Professor Orzel's coin estimation contest is now over, and the graph above shows his plot of the estimates submitted by people who entered the contest. The red vertical line shows the true correct value of $165.26. The median and mean of the guesses were $77.12 and $83.30, roughly half of the true value.
My own guess was based on a simple strategy: choose the middle of a large open interval that was on the high side of the 50 or so guesses already submitted by the time I entered. Why?
1) Stakes were low*, and it was rational for me not to spend a lot of time computing a complex estimate.
2) By the time I entered, a lot of people had already submitted guesses, most of which seemed grounded in plausible reasoning, so it was rational for me to "free ride" off their computational efforts.
3) I knew from the MBA study that, on average, people typically tend to underestimate the value of a bunch of coins, and Geeky Mom's recent post also reminded me of this tendency. On the other hand, the Bazerman-Samuelson experimental data also told me that there is usually at least one person who guesses too high.
4) So I wanted to guess high, but I didn't want to outflank the highest guesser.
5) And I wanted a large open interval so I could take the midpoint of that interval and hopefully "control" a large amount of numeric real estate. At the time I submitted my guess, I saw a large open interval on the highish side, running from $120.94 to $150.92, so I submitted a guess which was midway between those two points, which was $135.93. So, if nobody else had come along afterwards, I would have "controlled" the entire span between $128.43 and $143.43. (Of course, people did come along and poach on my real estate, but what can you do? It's a free country, as they say! Actually, if I'd been obsessive, I'd have waited until the last possible moment, in order to take all possible data from other people's guesses into account, but I'm not THAT obsessed!)
How did I do? Well, I didn't win. That honor went to Michael Day, who submitted a guess of $166.10. (At least he wasn't one of those folks poaching on my "turf.")
But at least I did better than the median or mean, and I also came closer than Professor Orzel himself, who said he would have guessed $130. And, of course, he had some informational advantages (what the SEC would call "insider information," if this were a marketable security.)
Professor Orzel asks:
Now, why were the rest of the guesses so far off? Isn't the "wisdom of crowds" effect supposed to make an average of a large number of estimates better than any individual guess?
As I mentioned in my last post, winner's curse is not a factor in this contest, because it's not an auction situation. In an auction, you would expect sophisticated bidders to bid somewhat on the low side, because they are worried about the winner's curse phenomenon.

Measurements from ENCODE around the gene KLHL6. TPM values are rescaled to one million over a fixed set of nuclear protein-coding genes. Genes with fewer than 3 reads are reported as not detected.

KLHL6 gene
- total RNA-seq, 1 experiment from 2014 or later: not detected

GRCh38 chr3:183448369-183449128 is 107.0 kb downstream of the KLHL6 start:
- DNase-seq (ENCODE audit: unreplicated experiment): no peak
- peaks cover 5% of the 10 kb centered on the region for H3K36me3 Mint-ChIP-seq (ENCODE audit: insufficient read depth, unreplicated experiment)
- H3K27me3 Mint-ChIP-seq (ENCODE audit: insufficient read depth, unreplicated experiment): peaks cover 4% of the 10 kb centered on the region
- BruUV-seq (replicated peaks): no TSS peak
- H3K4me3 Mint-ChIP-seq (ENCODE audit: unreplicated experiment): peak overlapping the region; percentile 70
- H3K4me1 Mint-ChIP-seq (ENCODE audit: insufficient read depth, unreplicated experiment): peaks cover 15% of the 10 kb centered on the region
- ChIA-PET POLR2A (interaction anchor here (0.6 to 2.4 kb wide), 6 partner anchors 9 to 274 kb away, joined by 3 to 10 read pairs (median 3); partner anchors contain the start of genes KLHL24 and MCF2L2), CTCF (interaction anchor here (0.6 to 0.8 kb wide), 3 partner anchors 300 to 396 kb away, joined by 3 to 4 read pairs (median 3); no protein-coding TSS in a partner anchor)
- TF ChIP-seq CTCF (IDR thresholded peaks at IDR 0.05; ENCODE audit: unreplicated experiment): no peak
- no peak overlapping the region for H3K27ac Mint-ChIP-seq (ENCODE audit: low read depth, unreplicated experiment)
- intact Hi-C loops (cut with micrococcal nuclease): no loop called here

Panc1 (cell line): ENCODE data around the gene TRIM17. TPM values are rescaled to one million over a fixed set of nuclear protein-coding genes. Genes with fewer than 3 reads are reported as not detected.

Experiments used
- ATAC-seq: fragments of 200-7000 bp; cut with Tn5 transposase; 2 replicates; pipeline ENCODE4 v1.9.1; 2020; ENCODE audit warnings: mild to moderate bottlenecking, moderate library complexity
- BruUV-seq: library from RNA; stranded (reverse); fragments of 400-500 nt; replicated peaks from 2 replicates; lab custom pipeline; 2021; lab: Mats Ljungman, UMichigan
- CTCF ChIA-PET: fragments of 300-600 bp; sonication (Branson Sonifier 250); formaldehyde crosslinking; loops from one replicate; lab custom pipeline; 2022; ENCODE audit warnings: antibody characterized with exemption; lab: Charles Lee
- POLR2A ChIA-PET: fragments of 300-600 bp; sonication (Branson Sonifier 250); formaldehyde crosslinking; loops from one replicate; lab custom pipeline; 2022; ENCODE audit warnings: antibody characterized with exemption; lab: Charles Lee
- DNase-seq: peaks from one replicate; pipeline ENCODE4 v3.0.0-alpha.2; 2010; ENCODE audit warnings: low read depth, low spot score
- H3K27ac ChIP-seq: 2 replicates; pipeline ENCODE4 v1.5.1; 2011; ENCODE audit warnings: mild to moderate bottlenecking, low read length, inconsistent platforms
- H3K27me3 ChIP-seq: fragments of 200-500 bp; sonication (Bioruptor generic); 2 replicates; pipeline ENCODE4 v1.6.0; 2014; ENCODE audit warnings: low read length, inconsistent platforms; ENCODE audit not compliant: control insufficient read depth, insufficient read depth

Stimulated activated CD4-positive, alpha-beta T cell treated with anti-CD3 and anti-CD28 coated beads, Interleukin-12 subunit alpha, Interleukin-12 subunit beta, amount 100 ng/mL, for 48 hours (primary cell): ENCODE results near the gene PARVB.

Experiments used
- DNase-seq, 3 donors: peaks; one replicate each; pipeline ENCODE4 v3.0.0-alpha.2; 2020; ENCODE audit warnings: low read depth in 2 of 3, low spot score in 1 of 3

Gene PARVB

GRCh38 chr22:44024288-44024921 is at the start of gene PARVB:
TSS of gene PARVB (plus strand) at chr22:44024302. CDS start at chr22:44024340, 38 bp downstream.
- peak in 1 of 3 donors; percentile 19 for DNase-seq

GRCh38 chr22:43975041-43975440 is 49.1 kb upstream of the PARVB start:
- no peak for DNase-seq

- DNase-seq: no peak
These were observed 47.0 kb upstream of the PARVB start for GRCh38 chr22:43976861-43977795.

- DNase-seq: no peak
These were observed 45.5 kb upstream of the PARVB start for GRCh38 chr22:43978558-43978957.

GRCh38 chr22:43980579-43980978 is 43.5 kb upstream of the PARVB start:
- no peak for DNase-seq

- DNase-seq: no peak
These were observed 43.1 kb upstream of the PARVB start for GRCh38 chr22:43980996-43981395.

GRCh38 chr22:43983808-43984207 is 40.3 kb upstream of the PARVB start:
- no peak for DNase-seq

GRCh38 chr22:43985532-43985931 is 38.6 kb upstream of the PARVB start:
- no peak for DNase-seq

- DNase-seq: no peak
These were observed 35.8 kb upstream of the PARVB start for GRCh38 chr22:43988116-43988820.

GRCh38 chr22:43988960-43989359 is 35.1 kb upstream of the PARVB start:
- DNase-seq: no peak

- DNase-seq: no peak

However, as I pointed out before, Professor Orzel's contest isn't an auction, so there's no winner's curse involved. (If there HAD been an auction of the coin jar, it would most likely have been won by that person on the far right of the histogram, who thought the coins were worth $327. If everyone were rational, and took winner's curse into account, they would likely have bid less than their estimates. The question is whether they would have adjusted their bids ENOUGH.)
But the question remains: why is the average of the estimates in this case so far below the true value? (Even worse than the estimates of those Bazerman/Samuelson MBA students, whose estimates averaged about 65% of the true value.) At least they were better than Geeky Mom's estimate. (It would be interesting to see the data from her bank, which runs an estimation contest.)
A few possibilities include the phenomena known as information cascades or herd instinct.
Basically, what it comes down to is this: when people were submitting their guesses, they were using the information they had about other people's guesses in formulating their own guesses. That means that our guesses were not independent of one another. You see this sort of thing all the time in financial bubbles and panics. Of course, the stakes here were much lower* than in the global financial markets.
Now, it was entirely rational for us to use all the information we had available in formulating our own guesses, including the guesses submitted by other people, especially those of us who were sophisticated in how we used the data. (I like to think that I was reasonably sophisticated in my use of the information, even if I didn't win the contest!) But other people might have used the early information in more naive ways, because they didn't take into account the fact that people have a tendency to underestimate values of coin containers, which led to an unfortunately inaccurate information cascade.
*No offense intended with the "low stakes" remark, Prof. Orzel, but all of us losers will just have to wait a little while until your book hits the bookstore shelves. Having to wait a little to read your book is a lot less painful than what the information cascades have done to the world economy in past year.